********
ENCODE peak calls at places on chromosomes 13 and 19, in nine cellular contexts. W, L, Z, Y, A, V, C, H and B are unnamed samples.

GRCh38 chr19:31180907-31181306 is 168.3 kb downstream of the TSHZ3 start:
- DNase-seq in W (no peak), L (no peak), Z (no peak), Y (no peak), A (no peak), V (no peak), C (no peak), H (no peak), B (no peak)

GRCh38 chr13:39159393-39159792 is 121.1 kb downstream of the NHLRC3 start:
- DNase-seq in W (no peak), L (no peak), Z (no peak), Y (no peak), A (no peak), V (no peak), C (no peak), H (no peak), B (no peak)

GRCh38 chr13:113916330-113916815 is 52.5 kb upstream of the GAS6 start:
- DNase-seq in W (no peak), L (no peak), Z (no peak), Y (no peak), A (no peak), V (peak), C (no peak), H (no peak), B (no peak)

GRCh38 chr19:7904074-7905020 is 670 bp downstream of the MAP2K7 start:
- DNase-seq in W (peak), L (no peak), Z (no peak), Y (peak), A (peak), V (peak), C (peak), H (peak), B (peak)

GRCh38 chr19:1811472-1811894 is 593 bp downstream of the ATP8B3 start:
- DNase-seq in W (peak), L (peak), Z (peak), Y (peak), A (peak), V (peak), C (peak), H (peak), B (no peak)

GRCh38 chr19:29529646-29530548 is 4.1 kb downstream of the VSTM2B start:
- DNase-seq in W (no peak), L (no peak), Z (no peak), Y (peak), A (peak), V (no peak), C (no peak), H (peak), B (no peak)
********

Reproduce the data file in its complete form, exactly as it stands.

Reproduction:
ENCODE peak calls at places on chromosomes 13 and 19, in nine cellular contexts. W, L, Z, Y, A, V, C, H and B are unnamed samples.

GRCh38 chr19:31180907-31181306 is 168.3 kb downstream of the TSHZ3 start:
- DNase-seq in W (no peak), L (no peak), Z (no peak), Y (no peak), A (no peak), V (no peak), C (no peak), H (no peak), B (no peak)

GRCh38 chr13:39159393-39159792 is 121.1 kb downstream of the NHLRC3 start:
- DNase-seq in W (no peak), L (no peak), Z (no peak), Y (no peak), A (no peak), V (no peak), C (no peak), H (no peak), B (no peak)

GRCh38 chr13:113916330-113916815 is 52.5 kb upstream of the GAS6 start:
- DNase-seq in W (no peak), L (no peak), Z (no peak), Y (no peak), A (no peak), V (peak), C (no peak), H (no peak), B (no peak)

GRCh38 chr19:7904074-7905020 is 670 bp downstream of the MAP2K7 start:
- DNase-seq in W (peak), L (no peak), Z (no peak), Y (peak), A (peak), V (peak), C (peak), H (peak), B (peak)

GRCh38 chr19:1811472-1811894 is 593 bp downstream of the ATP8B3 start:
- DNase-seq in W (peak), L (peak), Z (peak), Y (peak), A (peak), V (peak), C (peak), H (peak), B (no peak)

GRCh38 chr19:29529646-29530548 is 4.1 kb downstream of the VSTM2B start:
- DNase-seq in W (no peak), L (no peak), Z (no peak), Y (peak), A (peak), V (no peak), C (no peak), H (peak), B (no peak)